Showing posts from August, 2015

NuGet Like a Boss: Part 1 - Don't Check in Packages

After suffering like many with so many Package Restore woes in my projects I decided to make notes on the best way to deal with Nuget packages. Ignore the packages folder Not doing this means you check in the packages which are huge. This is annoying and kind of defeats the purpose of Nuget. When you ignore (and therefore don't check in) your packages folder, anyone getting your source code can run package restore on the solution and Nuget will download the packages automatically. How? First, add a file named .tfignore . This may require some Command prompt renaming as some set ups don't like files beginning with a dot. When you get past this annoyance, open the file in notepad and enter the following: \packages That tells TFS to ignore the packages folder. For some bizarre reason, this doesn't include the respositories.config file. You'll need to add a second line as follows: !\packages\repositories.config You'd think this would be it, but you may

Developing for the Cloud - An Introduction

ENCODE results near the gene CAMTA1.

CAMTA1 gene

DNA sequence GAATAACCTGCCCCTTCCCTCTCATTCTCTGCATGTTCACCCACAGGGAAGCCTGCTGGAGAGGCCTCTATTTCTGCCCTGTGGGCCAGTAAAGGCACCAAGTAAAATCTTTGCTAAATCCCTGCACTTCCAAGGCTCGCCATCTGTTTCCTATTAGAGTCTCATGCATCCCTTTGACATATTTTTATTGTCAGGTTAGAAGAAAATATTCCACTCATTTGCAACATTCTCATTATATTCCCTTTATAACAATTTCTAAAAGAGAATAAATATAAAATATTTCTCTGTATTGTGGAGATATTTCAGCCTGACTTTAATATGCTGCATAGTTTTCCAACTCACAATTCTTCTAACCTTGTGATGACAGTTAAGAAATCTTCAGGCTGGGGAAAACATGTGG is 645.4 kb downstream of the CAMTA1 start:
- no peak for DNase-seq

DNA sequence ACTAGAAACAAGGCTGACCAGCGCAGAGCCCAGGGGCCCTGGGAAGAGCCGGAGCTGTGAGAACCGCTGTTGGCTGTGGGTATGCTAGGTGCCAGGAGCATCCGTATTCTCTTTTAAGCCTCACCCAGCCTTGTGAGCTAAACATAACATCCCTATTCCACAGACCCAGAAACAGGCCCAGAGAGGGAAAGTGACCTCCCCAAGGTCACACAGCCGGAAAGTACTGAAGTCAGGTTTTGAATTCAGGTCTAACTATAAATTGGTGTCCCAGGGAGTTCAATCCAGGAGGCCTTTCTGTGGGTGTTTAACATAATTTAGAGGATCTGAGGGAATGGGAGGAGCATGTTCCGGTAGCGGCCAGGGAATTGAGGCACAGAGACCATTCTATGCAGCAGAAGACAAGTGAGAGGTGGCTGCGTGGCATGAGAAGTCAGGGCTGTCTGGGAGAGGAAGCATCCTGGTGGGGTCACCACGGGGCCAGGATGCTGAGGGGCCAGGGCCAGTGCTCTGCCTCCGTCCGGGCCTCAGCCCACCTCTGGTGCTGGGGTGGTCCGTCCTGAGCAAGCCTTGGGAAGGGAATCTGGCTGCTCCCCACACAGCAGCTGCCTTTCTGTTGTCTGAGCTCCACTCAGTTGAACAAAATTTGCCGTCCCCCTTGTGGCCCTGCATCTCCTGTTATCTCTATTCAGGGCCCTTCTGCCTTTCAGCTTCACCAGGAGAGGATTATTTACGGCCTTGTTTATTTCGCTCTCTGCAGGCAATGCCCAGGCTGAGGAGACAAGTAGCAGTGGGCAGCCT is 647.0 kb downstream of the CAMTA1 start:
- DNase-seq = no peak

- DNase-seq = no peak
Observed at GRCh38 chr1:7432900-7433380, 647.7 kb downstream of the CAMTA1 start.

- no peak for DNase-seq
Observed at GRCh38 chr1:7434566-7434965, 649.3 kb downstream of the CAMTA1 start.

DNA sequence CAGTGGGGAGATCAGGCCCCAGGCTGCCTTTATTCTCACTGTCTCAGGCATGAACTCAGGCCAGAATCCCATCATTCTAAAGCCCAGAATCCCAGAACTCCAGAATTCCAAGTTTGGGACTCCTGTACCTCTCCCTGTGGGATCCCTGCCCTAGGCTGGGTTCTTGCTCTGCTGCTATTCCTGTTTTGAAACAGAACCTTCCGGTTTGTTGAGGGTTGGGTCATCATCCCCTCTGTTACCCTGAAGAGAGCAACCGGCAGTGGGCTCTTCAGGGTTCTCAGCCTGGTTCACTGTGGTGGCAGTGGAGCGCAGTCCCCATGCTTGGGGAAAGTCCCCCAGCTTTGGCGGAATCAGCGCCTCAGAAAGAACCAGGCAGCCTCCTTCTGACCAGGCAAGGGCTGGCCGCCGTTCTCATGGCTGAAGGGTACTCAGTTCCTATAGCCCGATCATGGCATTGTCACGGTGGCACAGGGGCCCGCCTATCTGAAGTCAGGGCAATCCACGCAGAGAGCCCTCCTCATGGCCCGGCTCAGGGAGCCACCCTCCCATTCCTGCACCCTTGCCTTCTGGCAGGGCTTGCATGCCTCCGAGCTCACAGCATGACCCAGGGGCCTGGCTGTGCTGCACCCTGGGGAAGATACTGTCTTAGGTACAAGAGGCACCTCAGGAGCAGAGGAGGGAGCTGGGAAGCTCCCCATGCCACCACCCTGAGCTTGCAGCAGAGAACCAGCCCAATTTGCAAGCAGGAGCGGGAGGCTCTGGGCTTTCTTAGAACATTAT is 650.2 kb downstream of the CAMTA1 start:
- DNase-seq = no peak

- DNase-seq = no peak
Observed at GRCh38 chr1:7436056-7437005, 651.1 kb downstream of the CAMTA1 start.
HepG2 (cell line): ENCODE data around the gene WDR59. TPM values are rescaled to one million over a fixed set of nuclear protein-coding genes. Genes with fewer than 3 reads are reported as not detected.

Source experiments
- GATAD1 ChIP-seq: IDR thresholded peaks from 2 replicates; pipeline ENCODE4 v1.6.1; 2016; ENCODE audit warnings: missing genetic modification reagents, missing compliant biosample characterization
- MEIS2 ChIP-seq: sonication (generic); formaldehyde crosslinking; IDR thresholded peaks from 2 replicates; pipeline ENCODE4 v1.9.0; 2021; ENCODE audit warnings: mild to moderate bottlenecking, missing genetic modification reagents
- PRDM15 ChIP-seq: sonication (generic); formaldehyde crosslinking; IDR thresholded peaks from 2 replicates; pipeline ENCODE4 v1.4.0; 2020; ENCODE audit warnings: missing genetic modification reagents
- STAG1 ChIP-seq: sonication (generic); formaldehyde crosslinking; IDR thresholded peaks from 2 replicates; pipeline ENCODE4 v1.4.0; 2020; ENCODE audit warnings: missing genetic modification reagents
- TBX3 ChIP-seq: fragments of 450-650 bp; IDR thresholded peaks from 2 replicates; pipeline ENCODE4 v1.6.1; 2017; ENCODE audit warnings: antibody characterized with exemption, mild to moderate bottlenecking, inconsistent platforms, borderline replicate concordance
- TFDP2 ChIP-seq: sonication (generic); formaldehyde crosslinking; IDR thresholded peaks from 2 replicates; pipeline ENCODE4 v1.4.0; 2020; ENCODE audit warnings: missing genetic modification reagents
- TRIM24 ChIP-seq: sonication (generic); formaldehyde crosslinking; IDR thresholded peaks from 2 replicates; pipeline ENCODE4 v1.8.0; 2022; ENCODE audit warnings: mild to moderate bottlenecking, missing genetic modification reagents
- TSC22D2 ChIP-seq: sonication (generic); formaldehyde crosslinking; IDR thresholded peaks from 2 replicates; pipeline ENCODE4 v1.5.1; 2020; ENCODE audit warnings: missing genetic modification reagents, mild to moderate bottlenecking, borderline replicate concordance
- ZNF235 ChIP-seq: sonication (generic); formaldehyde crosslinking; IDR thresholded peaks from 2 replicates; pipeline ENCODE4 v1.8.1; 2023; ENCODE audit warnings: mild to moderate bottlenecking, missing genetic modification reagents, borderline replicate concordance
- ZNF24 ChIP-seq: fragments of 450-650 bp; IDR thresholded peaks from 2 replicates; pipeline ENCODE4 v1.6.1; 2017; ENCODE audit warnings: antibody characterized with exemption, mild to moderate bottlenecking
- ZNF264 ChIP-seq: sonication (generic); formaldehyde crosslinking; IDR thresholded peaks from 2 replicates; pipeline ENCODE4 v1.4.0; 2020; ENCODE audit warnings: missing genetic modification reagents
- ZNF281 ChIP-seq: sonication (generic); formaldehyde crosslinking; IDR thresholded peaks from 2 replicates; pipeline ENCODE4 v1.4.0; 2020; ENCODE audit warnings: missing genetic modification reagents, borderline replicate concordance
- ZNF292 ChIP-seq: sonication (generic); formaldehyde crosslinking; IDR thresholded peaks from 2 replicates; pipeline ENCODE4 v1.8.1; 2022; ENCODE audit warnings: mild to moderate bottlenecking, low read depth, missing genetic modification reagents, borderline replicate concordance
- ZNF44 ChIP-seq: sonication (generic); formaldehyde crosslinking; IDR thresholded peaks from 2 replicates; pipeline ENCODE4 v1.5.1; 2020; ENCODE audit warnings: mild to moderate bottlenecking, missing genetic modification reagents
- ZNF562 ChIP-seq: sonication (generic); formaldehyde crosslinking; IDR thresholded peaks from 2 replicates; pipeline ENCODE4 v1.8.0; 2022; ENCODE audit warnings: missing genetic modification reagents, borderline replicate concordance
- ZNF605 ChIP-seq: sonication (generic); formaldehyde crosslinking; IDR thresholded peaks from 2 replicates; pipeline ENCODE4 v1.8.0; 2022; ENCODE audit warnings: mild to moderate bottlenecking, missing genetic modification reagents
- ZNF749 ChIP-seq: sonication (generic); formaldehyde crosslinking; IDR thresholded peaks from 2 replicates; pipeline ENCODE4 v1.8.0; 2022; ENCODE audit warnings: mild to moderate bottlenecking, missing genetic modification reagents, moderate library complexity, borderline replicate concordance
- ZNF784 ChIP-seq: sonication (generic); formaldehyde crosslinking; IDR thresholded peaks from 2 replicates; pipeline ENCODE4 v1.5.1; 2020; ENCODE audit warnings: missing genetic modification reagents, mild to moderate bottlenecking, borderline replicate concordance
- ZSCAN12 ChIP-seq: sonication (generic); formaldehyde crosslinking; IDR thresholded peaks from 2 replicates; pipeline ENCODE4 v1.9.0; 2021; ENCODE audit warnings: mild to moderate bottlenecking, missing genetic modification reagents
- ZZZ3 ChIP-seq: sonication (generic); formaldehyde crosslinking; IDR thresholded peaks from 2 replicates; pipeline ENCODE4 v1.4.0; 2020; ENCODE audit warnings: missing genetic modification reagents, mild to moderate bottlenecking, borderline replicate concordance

When you create a web application for the cloud, there are many things that need to be done differently. It's not just a case of saying "I'm doing cloud" and all you're really doing is putting it on someone else's VM. Doing this, the costs are much higher than if the application is designed with cloud in mind. This might be fine from an infrastructure point of view, but the cloud can have profound impacts on development from the ground up. Azure allows us, and also forces us, to engineer our applications completely differently. Forces? Well, this is because when you're hosting in an App Service plan, you're billed based on compute time and resource usage. This forces you to write more efficient code. You can't just write code that performs unnecessary operations and get away with it - the efficiency of code now directly translates to dollars. This demands that you think twice when writing code, espcially loops, to ensure you're being